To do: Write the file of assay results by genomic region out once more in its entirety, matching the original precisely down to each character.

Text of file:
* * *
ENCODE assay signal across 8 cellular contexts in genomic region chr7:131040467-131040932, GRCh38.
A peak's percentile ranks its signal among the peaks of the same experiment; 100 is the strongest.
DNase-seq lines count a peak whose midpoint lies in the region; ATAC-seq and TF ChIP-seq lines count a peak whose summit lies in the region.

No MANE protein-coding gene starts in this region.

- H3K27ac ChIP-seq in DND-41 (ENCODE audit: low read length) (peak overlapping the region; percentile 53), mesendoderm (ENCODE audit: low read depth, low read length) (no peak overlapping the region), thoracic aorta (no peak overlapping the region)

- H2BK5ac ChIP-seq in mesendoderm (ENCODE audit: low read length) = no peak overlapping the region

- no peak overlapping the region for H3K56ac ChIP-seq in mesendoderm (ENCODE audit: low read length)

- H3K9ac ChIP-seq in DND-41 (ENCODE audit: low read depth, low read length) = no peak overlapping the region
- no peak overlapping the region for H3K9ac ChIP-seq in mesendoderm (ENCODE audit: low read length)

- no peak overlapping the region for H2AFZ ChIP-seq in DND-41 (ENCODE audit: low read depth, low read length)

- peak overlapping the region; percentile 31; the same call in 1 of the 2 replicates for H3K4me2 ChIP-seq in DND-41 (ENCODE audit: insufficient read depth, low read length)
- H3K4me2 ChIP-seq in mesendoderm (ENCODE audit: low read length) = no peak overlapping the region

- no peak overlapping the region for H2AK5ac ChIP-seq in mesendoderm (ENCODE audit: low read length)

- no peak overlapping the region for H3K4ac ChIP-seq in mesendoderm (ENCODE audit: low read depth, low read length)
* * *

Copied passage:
ENCODE assay signal across 8 cellular contexts in genomic region chr7:131040467-131040932, GRCh38.
A peak's percentile ranks its signal among the peaks of the same experiment; 100 is the strongest.
DNase-seq lines count a peak whose midpoint lies in the region; ATAC-seq and TF ChIP-seq lines count a peak whose summit lies in the region.

No MANE protein-coding gene starts in this region.

- H3K27ac ChIP-seq in DND-41 (ENCODE audit: low read length) (peak overlapping the region; percentile 53), mesendoderm (ENCODE audit: low read depth, low read length) (no peak overlapping the region), thoracic aorta (no peak overlapping the region)

- H2BK5ac ChIP-seq in mesendoderm (ENCODE audit: low read length) = no peak overlapping the region

- no peak overlapping the region for H3K56ac ChIP-seq in mesendoderm (ENCODE audit: low read length)

- H3K9ac ChIP-seq in DND-41 (ENCODE audit: low read depth, low read length) = no peak overlapping the region
- no peak overlapping the region for H3K9ac ChIP-seq in mesendoderm (ENCODE audit: low read length)

- no peak overlapping the region for H2AFZ ChIP-seq in DND-41 (ENCODE audit: low read depth, low read length)

- peak overlapping the region; percentile 31; the same call in 1 of the 2 replicates for H3K4me2 ChIP-seq in DND-41 (ENCODE audit: insufficient read depth, low read length)
- H3K4me2 ChIP-seq in mesendoderm (ENCODE audit: low read length) = no peak overlapping the region

- no peak overlapping the region for H2AK5ac ChIP-seq in mesendoderm (ENCODE audit: low read length)

- no peak overlapping the region for H3K4ac ChIP-seq in mesendoderm (ENCODE audit: low read depth, low read length)